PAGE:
ISSI 2019 represents a forum where researchers, scientists, engineers and practitioners around the world will promote the advances in sensing and instrumentation for IoT. The symposium values new and original research in IoT applications fields, such as smart cities, transportation, healthcare and farming.
The full version papers (4 to 6 pages) submitted to ISSI 2019 will be accepted based on peer review process. The accepted papers will be published in conference
proceedings and will appear in IEEE Xplore and EI Compendex. Selected papers will be considered for publication in special issue of Sensors, SCI open Journal. More Information..
Stephen Gray, Argonne National Laboratory, Chicago, USA
Date & time: Monday, July 22nd, 15:00h
Location: Amphitheatre Ea3, North Tower, IST, Lisbon
Current digital or logic-gate-based quantum computers and, indeed, those that will emerge within the next few years or so have limited numbers (20-200) of noisy qubits. This period has been dubbed the “noisy intermediate-scale quantum” era or NISQ era. Since fault-tolerant error correction procedures involve many physical qubits representing each logical qubit, it is difficult or not possible to apply them to non-trivial algorithms running on NISQ era computers. It is possible, however, to develop error mitigation strategies that either do not
involve any extra qubits or perhaps just a limited number of extra ones. These approaches effectively replace the additional error-correcting qubits with additional runs of the quantum algorithm and extrapolation ideas. Such approaches also apply to estimates of quantum observables in general, including quantum sensing protocols such as Ramsey fringe measurements. Two such approaches developed by us are discussed.This work was performed at the Center for Nanoscale Materials, a U.S. Department of Energy Office of Science User Facility, and supported by the U.S. Department of Energy, Office of Science, under Contract No. DE-AC02-06CH11357.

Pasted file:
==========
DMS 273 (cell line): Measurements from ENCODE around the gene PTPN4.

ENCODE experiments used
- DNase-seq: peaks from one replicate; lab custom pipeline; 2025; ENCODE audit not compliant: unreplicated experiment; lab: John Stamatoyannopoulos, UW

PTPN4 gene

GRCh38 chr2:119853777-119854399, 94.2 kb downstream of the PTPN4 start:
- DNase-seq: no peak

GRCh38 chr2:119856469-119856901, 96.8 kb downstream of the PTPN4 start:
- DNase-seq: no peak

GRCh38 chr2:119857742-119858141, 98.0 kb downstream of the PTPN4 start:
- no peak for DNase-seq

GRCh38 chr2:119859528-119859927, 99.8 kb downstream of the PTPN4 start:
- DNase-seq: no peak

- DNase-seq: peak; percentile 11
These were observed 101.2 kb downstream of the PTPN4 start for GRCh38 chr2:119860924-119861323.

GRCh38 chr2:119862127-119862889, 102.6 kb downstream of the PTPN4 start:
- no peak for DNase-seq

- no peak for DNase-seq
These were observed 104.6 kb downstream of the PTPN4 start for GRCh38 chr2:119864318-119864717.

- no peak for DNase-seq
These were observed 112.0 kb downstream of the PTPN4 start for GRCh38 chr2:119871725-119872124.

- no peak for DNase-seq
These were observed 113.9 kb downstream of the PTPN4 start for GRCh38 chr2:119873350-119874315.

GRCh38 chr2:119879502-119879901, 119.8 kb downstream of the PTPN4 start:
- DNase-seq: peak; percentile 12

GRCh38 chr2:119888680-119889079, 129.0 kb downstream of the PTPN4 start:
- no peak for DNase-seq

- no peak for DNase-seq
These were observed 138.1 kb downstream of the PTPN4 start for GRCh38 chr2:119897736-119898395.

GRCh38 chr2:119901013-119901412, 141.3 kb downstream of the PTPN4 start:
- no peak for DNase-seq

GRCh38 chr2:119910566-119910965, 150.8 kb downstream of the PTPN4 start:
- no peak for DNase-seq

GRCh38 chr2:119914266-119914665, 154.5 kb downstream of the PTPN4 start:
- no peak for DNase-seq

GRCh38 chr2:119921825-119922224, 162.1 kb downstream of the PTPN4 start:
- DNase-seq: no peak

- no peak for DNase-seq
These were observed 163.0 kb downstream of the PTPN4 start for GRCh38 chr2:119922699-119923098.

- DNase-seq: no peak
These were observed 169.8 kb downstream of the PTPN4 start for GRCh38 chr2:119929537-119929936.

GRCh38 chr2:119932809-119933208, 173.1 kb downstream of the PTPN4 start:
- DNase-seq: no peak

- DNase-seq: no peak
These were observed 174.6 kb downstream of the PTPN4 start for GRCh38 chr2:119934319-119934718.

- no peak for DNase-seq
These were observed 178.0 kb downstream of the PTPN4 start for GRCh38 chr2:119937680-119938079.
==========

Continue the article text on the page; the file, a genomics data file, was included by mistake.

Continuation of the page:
Stephen Gray received a B.Sc. degree in chemistry from Carleton University, Ottawa, in 1977 and a Ph.D. degree in chemistry from UC Berkeley in 1982. After post-doctoral work at Oxford University (1982-84) and The University of Chicago (1984-86) he was an Assistant Professor in the Chemistry Department at Northern Illinois University before joining Argonne in 1990 as a staff scientist in the Chemistry Division. He moved on to become Group Leader of the Theory and Modeling Group at Argonne’s Center for Nanoscale Materials in 2009. More Information..